No matter what we do in the classroom, our actions are always political. This blog revisits some of the best articles we published on the topic of teachers and politics in 2017.
2017 has been an exciting year for Learn to Change and this blog post wishes to celebrate some of the best articles from this past year.
As teachers, reflecting on our identity takes on a whole new meaning and responsibility as we examine and align our beliefs and values with our actions.
This is the first of a series of posts that will explore the books that have shaped who we are, what we do and how we do it...
Most civics education today at best educates young people to be voters, not to participate in a democracy. Considering today's enormous disruptions and challenges, educating children to be ‘good voters’ is no longer a reasonable answer.
The way we choose to do things in the classroom today has a direct impact on the world of tomorrow.
Multicultural education is a team effort and for it to serve as a means of promoting human rights education, it needs a multi-pronged approach.
History education contributes to peace, stability and democracy but can recreating the past help us to shape our possible futures?
3 activities to nurture the democratic ethos and non-violent dynamics of a group you are in charge of is a good way to start the year!
Finding and investing time in on-going personal and professional development throughout the scholastic year can be a daunting task. The activities presented in this post aim to support such a commitment.
It is not easy for us to accept other perspectives that question what we assume to be ultimate truths. However, there are many possible ways of viewing the world and all may be equally valid and equally partial.
The Learn to Change Resource Series is an initiative to support educators and learners, providing detailed descriptions of training sessions for educators on a topic of interest related to democracy and human rights.
The opportunity for ongoing professional development is probably within a few steps in the classroom next door...
Video games can be a stimulus to actively engage students to learn and reflect about learning!
A self-assessment tool to help us recognize and reflect on where we and our students are on the road to intercultural competence.
Six steps teachers and their students can take to start making the world a better place!
The power of teacher collaboration: challenges and steps to take.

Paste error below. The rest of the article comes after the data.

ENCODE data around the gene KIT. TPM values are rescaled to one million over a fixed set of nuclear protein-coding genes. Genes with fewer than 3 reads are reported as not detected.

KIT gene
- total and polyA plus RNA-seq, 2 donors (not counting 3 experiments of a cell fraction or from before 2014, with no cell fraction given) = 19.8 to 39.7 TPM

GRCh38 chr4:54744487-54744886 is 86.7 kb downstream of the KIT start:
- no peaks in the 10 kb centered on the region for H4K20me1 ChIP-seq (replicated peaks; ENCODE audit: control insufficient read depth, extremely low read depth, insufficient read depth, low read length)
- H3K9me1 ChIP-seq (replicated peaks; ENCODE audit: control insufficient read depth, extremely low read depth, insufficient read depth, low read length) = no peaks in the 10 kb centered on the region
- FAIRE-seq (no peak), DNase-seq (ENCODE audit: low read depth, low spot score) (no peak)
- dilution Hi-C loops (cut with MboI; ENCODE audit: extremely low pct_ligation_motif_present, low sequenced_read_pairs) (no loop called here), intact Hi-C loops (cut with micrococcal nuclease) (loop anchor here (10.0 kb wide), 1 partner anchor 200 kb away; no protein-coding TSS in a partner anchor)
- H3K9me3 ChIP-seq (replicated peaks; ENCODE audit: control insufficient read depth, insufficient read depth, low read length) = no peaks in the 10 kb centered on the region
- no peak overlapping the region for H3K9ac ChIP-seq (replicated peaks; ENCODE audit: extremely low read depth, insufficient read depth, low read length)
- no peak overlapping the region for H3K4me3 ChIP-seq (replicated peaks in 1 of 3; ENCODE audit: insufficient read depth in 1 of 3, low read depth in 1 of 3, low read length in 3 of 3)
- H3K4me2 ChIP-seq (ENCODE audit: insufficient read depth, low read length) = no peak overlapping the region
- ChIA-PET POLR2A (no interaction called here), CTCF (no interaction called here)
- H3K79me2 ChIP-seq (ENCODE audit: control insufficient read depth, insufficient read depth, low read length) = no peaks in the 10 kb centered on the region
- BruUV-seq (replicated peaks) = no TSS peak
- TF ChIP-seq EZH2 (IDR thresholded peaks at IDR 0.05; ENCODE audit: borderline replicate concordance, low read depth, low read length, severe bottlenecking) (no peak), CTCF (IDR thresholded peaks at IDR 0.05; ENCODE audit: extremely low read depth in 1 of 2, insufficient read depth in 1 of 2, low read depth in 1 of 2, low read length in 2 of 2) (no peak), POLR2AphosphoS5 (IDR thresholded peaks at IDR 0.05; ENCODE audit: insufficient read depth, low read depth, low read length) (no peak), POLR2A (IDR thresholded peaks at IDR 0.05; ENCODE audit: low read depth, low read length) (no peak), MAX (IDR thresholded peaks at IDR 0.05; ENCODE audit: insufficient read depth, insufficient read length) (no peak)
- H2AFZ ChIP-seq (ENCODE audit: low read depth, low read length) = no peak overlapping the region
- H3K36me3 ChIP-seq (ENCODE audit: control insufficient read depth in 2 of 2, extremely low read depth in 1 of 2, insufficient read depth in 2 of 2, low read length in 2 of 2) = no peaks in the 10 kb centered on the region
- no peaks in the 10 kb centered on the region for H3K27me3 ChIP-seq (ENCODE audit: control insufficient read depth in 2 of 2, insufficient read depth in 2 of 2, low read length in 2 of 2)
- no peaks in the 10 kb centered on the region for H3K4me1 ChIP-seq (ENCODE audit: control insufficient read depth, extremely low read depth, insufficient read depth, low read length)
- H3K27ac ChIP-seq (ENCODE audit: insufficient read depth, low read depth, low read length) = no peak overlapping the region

Tests, whether standardized or not, remain increasingly popular and in spite of lip service arguing differently, in many instances, they continue to be the main form of assessment in the majority of educational settings. But what do tests really do?
What does it mean to "be a teacher"? More than anything else, being a teacher means being all that we want our children to be.
Today we would like to share with you another activity based on “Cards for Democracy” that helps teachers develop their competence for democratic practices at the classroom level with a particular focus on assessment and evaluation practices.
What can 60 million teachers and their students do? They just have the power to change the world for the better...
Teachers have been both cited as crucial to the success of any educational system but at the same time criticised, and occasionally vilified, for the failings of current educational standards. Where does the profession stand?
Next time you think you can do without one, think again!
Cards for Democracy are an opportunity for educators to reflect on, examine and improve their attitudes, skills and knowledge to better support democratic processes and improve their own practices and behaviours.
Have you ever been in need of a tool which could help you organize your work in manageable and meaningful units? Would you fancy a space where all members of the group you work with could contribute to? How does the idea of a quick feedback procedure sound to you? Wiki may be a valuable "arrow" in your quiver!
There is ample space for improvement on the discrimination front in teaching maths!
Learn to change – Change to learn… there are many promises in these words.
As we look ahead to 2017 we decided to take a moment to revisit the articles featured in The Learn to Change (L2C) blog over the past months.
Creativity, fun and play contribute to meaningful learning when teachers and facilitators host memorable moments that encourage horizontal learning relationships.
Despite the fact that most teachers are overworked and underpaid in Hungary, they meet once a month voluntarily; the sense of belonging to a learning community gives them energy to become the change and helps prevent burnout.
A teacher's reflection on grouping students cooperatively while promoting democratic competences.
Are you disheartened? It’s a time to build brave hearts.
Knowledge is not the same as understanding or having information: read this story about a man and a very unique bike.
No matter who we are or where we come from, we share a common destiny as humans.
Teachers need a deeper understanding of how intercultural competence can be developed and assessed in today’s classrooms for better social cohesion and cooperation.
Self-assessment – the process of assessing one’s own skills, aptitude or performance – is a key part of improving one’s practice.
With each new learning adventure come new challenges - establishing a rapport with the class/group is of paramount importance!
Fostering access to education for refugee students, asylum seekers and migrant children is important if we wish to shape a positive future.
Welcome to the official website of Learn to Change – an international organisation that provides learning opportunities for personal and professional development.